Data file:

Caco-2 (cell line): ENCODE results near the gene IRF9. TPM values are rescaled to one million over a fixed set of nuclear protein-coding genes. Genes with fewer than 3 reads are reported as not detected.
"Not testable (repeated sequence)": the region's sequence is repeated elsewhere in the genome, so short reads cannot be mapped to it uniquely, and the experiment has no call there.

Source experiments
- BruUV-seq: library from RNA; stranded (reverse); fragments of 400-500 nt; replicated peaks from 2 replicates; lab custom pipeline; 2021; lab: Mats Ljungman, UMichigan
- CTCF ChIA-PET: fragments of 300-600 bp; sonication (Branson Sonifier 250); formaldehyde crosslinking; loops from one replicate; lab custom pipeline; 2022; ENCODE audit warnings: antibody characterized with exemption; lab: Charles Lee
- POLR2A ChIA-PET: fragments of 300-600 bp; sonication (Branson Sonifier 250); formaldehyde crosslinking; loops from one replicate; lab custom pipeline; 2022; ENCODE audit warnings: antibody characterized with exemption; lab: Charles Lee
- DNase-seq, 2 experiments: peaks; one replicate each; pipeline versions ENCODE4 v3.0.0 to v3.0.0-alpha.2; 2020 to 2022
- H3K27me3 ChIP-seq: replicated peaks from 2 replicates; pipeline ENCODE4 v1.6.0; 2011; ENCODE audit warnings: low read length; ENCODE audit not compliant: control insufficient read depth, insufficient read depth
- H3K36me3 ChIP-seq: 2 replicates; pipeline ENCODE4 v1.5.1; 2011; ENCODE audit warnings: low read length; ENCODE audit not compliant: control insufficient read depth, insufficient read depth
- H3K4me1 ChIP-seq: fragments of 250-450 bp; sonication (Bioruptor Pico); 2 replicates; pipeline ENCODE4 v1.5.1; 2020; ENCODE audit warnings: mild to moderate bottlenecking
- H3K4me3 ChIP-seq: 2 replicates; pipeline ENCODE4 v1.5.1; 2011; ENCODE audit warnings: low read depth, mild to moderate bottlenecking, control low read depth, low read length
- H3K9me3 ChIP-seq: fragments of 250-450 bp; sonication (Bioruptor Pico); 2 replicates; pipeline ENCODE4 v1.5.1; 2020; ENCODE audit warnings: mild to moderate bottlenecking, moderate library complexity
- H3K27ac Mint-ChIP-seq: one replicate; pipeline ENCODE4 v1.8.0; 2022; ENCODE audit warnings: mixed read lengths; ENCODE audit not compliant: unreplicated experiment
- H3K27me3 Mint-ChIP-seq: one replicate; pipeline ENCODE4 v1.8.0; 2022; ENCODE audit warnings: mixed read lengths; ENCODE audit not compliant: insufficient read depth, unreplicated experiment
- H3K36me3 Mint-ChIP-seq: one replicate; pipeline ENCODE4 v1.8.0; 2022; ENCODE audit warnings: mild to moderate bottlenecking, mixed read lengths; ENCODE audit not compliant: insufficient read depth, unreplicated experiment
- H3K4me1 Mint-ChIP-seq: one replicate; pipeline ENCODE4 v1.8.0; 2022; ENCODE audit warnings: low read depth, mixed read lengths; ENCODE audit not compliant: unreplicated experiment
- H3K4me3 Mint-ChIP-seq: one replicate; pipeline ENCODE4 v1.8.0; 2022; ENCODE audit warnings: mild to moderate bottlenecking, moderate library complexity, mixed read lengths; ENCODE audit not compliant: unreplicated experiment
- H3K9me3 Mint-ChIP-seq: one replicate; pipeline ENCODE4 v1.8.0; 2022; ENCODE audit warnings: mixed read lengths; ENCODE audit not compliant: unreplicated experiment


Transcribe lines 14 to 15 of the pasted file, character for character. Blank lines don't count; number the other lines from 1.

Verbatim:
- H3K27me3 Mint-ChIP-seq: one replicate; pipeline ENCODE4 v1.8.0; 2022; ENCODE audit warnings: mixed read lengths; ENCODE audit not compliant: insufficient read depth, unreplicated experiment
- H3K36me3 Mint-ChIP-seq: one replicate; pipeline ENCODE4 v1.8.0; 2022; ENCODE audit warnings: mild to moderate bottlenecking, mixed read lengths; ENCODE audit not compliant: insufficient read depth, unreplicated experiment